Sense and Sensibility By Jane Austen Chapters 35-36

"Some people imagine that there can be no accommodations, no space in a cottage; but this is all a mistake. I was last month at my friend Elliott's, near Dartford. Lady Elliott wished to give a dance. 'But how can it be done?' said she; 'my dear Ferrars, do tell me how it is to be managed. There is not a room in this cottage that will hold ten couple, and where can the supper be?' I immediately saw that there could be no difficulty in it, so I said, 'My dear Lady Elliott, do not be uneasy. The dining parlour will admit eighteen couple with ease; card-tables may be placed in the drawing-room; the library may be open for tea and other refreshments; and let the supper be set out in the saloon.' Lady Elliott was delighted with the thought. We measured the dining-room, and found it would hold exactly eighteen couple, and the affair was arranged precisely after my plan. So that, in fact, you see, if people do but know how to set about it, every comfort may be as well enjoyed in a cottage as in the most spacious dwelling."

Elinor agreed to it all, for she did not think he deserved the compliment of rational opposition.

As John Dashwood had no more pleasure in music than his eldest sister, his mind was equally at liberty to fix on any thing else; and a thought struck him during the evening, which he communicated to his wife, for her approbation, when they got home. The consideration of Mrs. Dennison's mistake, in supposing his sisters their guests, had suggested the propriety of their being really invited to become such, while Mrs. Jenning's engagements kept her from home. The expense would be nothing, the inconvenience not more; and it was altogether an attention which the delicacy of his conscience pointed out to be requisite to its complete enfranchisement from his promise to his father. Fanny was startled at the proposal.

"I do not see how it can be done," said she, "without affronting Lady Middleton, for they spend every day with her; otherwise I should be exceedingly glad to do it. You know I am always ready to pay them any attention in my power, as my taking them out this evening shews. But they are Lady Middleton's visitors. How can I ask them away from her?"

Her husband, but with great humility, did not see the force of her objection. "They had already spent a week in this manner in Conduit Street, and Lady Middleton could not be displeased at their giving the same number of days to such near relations."

Fanny paused a moment, and then, with fresh vigor, said,

"My love I would ask them with all my heart, if it was in my power. But I had just settled within myself to ask the Miss Steeles to spend a few days with us. They are very well behaved, good kind of girls; and I think the attention is due to them, as their uncle did so very well by Edward. We can ask your sisters some other year, you know; but the Miss Steeles may not be in town any more. I am sure you will like them; indeed, you DO like them, you know, very much already, and so does my mother; and they are such favourites with Harry!"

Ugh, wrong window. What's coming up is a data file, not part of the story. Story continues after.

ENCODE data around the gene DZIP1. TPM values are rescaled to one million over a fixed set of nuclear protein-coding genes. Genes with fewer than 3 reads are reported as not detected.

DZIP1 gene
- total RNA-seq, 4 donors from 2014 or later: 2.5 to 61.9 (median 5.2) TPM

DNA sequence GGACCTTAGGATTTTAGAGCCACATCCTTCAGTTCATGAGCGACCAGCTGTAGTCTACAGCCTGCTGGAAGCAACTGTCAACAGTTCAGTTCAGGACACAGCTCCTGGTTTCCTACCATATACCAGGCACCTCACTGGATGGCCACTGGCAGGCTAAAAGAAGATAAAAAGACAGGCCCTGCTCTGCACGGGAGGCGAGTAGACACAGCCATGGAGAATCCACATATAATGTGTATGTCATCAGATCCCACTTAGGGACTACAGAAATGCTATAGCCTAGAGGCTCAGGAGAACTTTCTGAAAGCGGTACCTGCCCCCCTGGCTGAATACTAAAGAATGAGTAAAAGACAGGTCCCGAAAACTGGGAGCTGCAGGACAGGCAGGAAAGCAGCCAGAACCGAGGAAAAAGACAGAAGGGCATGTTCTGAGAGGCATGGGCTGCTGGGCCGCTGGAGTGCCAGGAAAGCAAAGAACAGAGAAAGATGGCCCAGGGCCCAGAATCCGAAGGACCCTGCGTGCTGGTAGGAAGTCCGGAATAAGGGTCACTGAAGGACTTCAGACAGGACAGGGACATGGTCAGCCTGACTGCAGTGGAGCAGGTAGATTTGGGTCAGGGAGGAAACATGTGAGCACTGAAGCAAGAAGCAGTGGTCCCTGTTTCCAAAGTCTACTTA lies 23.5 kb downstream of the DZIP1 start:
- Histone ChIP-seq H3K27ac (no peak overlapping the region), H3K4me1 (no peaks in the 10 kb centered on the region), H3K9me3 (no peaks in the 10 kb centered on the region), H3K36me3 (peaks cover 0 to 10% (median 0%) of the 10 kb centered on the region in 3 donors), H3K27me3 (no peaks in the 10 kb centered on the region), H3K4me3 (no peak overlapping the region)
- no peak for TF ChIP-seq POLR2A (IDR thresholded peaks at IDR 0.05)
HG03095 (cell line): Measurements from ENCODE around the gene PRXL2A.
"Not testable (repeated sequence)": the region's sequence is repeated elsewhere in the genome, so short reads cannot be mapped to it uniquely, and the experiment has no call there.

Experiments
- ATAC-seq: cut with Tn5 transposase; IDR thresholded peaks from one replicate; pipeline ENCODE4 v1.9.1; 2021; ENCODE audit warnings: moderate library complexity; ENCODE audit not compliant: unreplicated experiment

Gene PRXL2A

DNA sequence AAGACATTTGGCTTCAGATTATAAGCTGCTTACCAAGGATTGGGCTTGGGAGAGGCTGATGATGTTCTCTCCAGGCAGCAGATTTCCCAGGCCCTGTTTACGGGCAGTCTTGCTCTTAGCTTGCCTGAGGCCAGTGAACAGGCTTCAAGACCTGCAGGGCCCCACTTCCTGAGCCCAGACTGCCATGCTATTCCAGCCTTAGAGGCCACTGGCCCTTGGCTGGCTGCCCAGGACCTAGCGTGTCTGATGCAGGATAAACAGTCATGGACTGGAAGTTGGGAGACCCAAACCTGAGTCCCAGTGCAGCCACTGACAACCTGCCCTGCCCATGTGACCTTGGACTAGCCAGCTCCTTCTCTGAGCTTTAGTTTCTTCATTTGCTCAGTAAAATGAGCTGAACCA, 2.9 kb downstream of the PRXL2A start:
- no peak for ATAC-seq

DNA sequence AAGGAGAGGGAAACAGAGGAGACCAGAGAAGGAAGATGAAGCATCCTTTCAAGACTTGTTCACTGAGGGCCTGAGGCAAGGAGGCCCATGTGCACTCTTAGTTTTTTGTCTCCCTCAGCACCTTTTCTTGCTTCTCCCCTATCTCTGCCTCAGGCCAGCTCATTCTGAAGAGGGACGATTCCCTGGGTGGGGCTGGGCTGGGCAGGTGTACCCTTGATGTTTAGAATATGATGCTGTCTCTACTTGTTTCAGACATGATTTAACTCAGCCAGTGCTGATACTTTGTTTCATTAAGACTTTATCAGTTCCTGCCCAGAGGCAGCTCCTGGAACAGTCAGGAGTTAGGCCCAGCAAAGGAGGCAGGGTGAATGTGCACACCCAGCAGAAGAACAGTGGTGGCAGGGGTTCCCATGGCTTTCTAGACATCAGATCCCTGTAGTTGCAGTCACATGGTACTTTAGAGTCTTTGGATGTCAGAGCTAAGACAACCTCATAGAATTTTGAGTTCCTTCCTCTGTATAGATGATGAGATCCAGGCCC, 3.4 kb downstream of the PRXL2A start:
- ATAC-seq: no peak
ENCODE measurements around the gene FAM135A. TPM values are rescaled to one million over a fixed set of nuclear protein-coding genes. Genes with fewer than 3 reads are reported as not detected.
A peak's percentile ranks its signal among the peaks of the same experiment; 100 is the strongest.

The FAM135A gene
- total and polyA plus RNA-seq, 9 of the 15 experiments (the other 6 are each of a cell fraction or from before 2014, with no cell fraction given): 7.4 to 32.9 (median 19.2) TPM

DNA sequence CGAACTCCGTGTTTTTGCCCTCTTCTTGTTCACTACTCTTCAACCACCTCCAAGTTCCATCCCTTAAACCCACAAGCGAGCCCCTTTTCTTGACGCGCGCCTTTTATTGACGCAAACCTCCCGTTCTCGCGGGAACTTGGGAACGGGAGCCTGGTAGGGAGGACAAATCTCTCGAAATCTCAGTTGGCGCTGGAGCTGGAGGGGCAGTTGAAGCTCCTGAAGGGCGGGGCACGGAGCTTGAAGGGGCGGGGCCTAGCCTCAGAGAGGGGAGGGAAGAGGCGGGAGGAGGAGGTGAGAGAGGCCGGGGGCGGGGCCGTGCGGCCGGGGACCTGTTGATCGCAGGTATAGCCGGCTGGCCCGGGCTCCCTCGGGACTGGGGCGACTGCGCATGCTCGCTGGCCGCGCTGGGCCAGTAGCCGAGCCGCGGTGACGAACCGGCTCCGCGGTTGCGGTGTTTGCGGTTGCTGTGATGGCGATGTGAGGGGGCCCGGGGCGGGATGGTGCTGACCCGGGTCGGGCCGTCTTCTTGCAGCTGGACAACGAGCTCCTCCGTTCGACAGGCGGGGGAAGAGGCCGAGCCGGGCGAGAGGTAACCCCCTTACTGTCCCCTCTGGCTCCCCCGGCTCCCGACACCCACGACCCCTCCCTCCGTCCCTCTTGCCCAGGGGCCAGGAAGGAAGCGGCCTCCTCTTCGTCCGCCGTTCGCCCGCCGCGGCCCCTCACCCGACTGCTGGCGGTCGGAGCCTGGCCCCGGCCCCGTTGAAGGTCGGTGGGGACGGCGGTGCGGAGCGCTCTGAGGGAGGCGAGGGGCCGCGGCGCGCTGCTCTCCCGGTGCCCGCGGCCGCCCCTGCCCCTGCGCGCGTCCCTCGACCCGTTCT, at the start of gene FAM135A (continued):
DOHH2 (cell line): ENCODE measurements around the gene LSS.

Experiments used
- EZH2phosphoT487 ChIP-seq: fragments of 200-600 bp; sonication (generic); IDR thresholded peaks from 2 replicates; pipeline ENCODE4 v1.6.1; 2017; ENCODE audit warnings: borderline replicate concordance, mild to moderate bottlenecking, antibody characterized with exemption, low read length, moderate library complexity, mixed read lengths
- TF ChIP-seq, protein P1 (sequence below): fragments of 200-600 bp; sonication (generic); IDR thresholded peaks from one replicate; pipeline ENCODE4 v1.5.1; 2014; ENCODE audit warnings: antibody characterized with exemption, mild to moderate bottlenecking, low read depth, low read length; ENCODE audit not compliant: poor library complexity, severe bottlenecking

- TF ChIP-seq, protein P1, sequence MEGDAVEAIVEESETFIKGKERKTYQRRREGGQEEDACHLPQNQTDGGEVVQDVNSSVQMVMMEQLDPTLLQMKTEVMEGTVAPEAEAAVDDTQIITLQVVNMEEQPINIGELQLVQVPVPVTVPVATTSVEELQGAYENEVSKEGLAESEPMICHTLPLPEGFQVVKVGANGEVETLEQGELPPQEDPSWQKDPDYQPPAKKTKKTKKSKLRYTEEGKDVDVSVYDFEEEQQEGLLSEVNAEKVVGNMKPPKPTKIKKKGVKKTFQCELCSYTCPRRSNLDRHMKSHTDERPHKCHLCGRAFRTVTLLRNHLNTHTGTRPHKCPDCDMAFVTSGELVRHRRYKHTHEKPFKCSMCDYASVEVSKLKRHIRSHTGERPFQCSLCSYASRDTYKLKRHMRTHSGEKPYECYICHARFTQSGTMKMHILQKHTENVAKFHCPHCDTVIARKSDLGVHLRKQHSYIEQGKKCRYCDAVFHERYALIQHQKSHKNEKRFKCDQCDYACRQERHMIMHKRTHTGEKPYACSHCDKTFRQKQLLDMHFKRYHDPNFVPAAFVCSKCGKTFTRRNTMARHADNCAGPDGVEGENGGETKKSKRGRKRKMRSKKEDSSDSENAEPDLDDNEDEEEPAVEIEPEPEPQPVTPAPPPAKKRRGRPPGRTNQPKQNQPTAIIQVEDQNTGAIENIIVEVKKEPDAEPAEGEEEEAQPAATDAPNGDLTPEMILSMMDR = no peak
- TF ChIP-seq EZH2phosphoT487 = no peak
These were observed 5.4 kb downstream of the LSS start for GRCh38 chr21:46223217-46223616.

Mr. Dashwood was convinced. He saw the necessity of inviting the Miss Steeles immediately, and his conscience was pacified by the resolution of inviting his sisters another year; at the same time, however, slyly suspecting that another year would make the invitation needless, by bringing Elinor to town as Colonel Brandon's wife, and Marianne as THEIR visitor.

Fanny, rejoicing in her escape, and proud of the ready wit that had procured it, wrote the next morning to Lucy, to request her company and her sister's, for some days, in Harley Street, as soon as Lady Middleton could spare them. This was enough to make Lucy really and reasonably happy. Mrs. Dashwood seemed actually working for her, herself; cherishing all her hopes, and promoting all her views! Such an opportunity of being with Edward and his family was, above all things, the most material to her interest, and such an invitation the most gratifying to her feelings! It was an advantage that could not be too gratefully acknowledged, nor too speedily made use of; and the visit to Lady Middleton, which had not before had any precise limits, was instantly discovered to have been always meant to end in two days' time.

When the note was shown to Elinor, as it was within ten minutes after its arrival, it gave her, for the first time, some share in the expectations of Lucy; for such a mark of uncommon kindness, vouchsafed on so short an acquaintance, seemed to declare that the good-will towards her arose from something more than merely malice against herself; and might be brought, by time and address, to do every thing that Lucy wished. Her flattery had already subdued the pride of Lady Middleton, and made an entry into the close heart of Mrs. John Dashwood; and these were effects that laid open the probability of greater.

The Miss Steeles removed to Harley Street, and all that reached Elinor of their influence there, strengthened her expectation of the event. Sir John, who called on them more than once, brought home such accounts of the favour they were in, as must be universally striking. Mrs. Dashwood had never been so much pleased with any young women in her life, as she was with them; had given each of them a needle book made by some emigrant; called Lucy by her Christian name; and did not know whether she should ever be able to part with them.

Back to Top

Take the Quiz

After Elinor and Marianne are married, Mrs. Dashwood




Quiz